ABLE Act Improvements Reintroduced in Congress

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by Patricia Silva, PhD |

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The ABLE Act improvement bills were reintroduced into Congress this week and referred to committee on April 4. The bills died in committee in 2016 before an active campaign could garner enough attention in that election year.

I urge all readers in the U.S. to call your representatives and senators to encourage them to become co-sponsors and support these bills. A great website to find them to email or call is, which also lets you track the bills’ progress.

The Achieving a Better Life Experience Act of 2014, better known as the ABLE Act), amends Section 529 of the Internal Revenue Service Code of 1986 to create tax-advantaged savings accounts for individuals with disabilities. These tax-advantaged savings accounts can be used to cover qualified disability expenses, such as, but not limited to, education, housing and transportation.

The current eligibility age limit is 26 years old. That is up to, but not including, age 26. This age-based limitation is absurd for many reasons. People with MS most often are diagnosed later in life.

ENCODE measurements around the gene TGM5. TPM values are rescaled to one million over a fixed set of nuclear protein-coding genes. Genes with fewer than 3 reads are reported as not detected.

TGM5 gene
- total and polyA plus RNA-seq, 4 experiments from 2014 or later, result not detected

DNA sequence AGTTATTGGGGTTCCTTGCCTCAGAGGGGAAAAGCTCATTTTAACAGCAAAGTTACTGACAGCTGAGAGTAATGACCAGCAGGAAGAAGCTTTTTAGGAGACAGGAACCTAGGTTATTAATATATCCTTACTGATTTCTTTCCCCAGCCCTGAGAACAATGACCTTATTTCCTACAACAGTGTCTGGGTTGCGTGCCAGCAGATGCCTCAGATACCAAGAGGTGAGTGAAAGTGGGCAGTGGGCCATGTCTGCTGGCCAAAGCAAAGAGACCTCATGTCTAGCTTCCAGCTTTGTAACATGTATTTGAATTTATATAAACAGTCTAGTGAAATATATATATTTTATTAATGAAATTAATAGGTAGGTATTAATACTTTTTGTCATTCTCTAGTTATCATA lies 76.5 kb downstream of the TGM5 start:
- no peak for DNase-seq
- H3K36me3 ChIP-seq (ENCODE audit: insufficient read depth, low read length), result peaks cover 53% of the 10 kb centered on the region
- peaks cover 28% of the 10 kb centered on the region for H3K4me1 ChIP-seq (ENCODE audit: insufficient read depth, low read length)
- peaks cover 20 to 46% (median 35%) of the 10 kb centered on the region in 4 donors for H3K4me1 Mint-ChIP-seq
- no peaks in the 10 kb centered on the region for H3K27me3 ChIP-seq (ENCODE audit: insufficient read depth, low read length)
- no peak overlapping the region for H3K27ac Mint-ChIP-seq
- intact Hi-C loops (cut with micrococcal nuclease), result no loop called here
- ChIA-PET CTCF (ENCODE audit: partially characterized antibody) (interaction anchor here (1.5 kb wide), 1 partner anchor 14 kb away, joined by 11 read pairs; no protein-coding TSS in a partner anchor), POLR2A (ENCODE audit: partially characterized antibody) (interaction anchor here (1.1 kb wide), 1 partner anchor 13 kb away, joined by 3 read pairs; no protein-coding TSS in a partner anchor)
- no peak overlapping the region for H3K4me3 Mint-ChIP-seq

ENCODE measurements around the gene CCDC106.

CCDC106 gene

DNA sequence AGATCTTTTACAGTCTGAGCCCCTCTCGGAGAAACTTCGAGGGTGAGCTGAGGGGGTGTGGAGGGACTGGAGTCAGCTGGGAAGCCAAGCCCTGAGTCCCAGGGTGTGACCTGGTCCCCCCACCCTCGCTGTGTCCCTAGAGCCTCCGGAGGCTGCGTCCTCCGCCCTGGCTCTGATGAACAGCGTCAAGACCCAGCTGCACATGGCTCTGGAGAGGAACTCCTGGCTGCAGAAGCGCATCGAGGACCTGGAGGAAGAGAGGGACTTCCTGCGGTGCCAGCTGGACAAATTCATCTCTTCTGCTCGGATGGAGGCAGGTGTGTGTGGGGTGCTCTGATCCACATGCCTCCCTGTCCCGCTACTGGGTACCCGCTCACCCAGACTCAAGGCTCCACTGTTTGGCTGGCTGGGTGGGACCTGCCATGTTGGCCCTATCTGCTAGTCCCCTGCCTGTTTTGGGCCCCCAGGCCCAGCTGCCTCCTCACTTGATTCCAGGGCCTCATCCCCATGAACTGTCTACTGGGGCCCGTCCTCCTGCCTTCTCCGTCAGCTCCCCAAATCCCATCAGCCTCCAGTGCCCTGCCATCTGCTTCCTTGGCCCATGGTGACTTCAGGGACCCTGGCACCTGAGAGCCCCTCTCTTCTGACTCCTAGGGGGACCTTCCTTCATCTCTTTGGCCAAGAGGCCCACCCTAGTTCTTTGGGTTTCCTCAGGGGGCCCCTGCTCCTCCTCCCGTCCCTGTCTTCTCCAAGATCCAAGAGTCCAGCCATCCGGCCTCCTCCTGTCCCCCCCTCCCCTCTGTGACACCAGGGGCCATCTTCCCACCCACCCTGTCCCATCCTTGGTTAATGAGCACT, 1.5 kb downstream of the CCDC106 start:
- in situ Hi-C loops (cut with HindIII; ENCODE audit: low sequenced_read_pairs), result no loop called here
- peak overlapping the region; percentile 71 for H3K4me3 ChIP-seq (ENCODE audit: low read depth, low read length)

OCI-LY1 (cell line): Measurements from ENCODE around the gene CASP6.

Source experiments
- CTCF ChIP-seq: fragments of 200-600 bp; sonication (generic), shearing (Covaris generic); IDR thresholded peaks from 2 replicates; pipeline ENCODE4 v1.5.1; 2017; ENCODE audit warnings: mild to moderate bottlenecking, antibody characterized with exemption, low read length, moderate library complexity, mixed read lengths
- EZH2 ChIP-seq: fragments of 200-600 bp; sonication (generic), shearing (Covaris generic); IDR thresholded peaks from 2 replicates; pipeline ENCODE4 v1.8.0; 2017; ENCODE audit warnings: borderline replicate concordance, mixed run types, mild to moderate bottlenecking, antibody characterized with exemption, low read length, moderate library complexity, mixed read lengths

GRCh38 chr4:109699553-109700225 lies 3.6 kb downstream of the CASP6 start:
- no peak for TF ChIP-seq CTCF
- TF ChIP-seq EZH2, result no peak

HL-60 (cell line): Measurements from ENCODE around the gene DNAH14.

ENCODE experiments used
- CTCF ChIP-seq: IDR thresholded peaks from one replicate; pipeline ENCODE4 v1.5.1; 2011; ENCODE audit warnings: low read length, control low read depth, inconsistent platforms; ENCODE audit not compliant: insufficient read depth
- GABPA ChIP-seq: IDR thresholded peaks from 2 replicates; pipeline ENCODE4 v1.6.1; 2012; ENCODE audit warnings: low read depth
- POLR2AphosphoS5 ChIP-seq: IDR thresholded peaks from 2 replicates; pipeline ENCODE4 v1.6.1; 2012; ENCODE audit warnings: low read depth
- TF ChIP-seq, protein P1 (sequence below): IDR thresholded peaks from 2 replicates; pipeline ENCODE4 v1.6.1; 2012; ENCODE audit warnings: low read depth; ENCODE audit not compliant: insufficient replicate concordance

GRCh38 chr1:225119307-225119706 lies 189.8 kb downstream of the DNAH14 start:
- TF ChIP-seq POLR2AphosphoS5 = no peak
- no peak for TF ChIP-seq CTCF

One amendment would raise the age of eligibility to 46. This bill would allow deposits of up to $14,000 a year into an ABLE account. Money in such an accounts is not included in any Medicaid means testing (up to $100,000).

The new bill numbers are as follows:

HR 1874 ABLE Age Adjustment Act: The House bill to raise the age of eligibility to 46. The text may not be available online at this link yet. I expect it will be the same language used in last year’s version.

S 817 ABLE Age Adjustment Act: The Senate version of the same text as HR 1874 to raise the age of eligibility to age 46.

S 816 / HR 1897 ABLE Financial Planning Act: This would allow families to roll over savings in a 529 college savings plan into an ABLE account.

S 818 / HR 1896 ABLE to Work Act: This act “would allow individuals and their families to save more money in an ABLE account if the beneficiary works and earns income. Specifically, in addition to the $14,000 annual contribution cap, an ABLE beneficiary who earns income from a job could contribute from his/her compensation up to the Federal Poverty Level, which is currently at $11,700 (potentially increasing allowable annual contributions to $25,770).” (Wording taken from the ABLE National Resource Center email notification system).


Note: Multiple Sclerosis News Today is strictly a news and information website about the disease. It does not provide medical advice, diagnosis, or treatment. This content is not intended to be a substitute for professional medical advice, diagnosis, or treatment. Always seek the advice of your physician or other qualified health provider with any questions you may have regarding a medical condition. Never disregard professional medical advice or delay in seeking it because of something you have read on this website. The opinions expressed in this column are not those of Multiple Sclerosis News Today, or its parent company, BioNews Services, and are intended to spark discussion about issues pertaining to multiple sclerosis.



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